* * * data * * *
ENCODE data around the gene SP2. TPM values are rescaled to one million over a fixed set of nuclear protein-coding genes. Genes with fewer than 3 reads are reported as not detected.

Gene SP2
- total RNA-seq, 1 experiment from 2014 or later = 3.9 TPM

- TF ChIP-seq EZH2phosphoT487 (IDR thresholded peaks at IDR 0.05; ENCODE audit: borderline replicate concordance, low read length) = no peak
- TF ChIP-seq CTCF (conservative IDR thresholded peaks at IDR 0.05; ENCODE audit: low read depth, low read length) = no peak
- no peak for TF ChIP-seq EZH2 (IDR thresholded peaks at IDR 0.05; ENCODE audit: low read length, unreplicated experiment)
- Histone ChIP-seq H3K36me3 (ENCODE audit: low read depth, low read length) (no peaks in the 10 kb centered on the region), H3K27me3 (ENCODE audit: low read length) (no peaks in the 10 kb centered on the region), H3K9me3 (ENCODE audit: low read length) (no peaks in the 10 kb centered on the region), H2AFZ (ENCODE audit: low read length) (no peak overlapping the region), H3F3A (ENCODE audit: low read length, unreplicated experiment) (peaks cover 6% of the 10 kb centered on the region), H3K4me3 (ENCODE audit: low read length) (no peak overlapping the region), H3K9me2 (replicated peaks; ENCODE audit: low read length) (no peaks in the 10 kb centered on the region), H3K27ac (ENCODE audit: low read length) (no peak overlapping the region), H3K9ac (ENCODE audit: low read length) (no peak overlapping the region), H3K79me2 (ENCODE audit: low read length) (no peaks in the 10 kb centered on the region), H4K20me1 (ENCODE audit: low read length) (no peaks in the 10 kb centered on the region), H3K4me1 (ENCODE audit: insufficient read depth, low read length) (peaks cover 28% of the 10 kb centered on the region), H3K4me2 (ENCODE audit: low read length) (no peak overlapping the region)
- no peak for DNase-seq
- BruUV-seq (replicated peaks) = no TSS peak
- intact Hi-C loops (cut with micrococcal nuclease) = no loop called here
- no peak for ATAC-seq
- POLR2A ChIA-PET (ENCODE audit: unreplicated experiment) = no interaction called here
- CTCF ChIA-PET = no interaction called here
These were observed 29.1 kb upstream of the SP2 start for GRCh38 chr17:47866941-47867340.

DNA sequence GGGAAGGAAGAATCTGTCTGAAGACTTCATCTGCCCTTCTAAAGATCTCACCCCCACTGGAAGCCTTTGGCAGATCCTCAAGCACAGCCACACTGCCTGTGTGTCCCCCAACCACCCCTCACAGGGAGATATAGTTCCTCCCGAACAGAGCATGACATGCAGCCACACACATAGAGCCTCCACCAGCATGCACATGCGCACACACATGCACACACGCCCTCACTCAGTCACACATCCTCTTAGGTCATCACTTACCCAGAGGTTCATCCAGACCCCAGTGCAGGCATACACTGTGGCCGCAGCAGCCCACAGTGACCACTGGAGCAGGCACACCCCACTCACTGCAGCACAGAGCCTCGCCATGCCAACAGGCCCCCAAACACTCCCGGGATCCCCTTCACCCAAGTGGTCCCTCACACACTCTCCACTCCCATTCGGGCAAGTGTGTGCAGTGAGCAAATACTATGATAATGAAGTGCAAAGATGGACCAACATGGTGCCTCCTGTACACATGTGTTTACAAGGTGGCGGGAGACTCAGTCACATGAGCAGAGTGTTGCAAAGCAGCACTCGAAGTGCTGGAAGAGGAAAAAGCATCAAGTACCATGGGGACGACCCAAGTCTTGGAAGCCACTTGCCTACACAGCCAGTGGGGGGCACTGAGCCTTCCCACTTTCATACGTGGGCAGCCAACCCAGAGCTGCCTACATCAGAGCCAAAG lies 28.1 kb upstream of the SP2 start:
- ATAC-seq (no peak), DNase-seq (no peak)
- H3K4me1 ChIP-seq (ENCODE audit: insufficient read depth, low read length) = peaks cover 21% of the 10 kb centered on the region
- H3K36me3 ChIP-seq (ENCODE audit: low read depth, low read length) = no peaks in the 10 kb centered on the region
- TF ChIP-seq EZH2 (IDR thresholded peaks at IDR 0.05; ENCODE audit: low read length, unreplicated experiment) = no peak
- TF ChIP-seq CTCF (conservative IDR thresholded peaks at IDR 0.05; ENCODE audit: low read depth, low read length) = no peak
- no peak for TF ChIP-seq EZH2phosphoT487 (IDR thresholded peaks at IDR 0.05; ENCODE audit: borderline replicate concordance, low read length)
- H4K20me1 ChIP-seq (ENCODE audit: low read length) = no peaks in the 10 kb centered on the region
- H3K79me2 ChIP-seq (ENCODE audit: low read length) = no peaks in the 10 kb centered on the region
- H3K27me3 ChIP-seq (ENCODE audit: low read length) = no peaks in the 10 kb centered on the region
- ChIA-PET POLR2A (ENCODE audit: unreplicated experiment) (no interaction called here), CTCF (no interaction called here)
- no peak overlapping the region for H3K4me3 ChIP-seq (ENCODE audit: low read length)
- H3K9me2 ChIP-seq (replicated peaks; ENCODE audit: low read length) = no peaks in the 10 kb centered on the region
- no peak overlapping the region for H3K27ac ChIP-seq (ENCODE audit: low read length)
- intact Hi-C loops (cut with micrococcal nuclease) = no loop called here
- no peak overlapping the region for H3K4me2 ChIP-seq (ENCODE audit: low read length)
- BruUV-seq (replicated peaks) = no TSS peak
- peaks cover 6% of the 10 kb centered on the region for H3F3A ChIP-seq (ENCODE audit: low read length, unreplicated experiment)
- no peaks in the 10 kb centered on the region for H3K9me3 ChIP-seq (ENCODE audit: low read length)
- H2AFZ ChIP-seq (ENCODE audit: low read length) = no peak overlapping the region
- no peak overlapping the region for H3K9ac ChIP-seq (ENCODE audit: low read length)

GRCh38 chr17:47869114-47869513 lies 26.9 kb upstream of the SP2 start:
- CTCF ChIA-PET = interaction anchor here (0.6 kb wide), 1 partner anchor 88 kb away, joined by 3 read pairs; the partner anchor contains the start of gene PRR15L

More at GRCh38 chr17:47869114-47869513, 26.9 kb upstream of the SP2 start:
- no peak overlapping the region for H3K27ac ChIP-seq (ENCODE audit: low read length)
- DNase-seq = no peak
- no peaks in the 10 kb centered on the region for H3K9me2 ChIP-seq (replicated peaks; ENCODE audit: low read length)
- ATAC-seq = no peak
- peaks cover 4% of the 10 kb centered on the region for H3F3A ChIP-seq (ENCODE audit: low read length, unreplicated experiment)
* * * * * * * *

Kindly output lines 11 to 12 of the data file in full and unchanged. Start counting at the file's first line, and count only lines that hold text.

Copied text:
- no peak for ATAC-seq
- POLR2A ChIA-PET (ENCODE audit: unreplicated experiment) = no interaction called here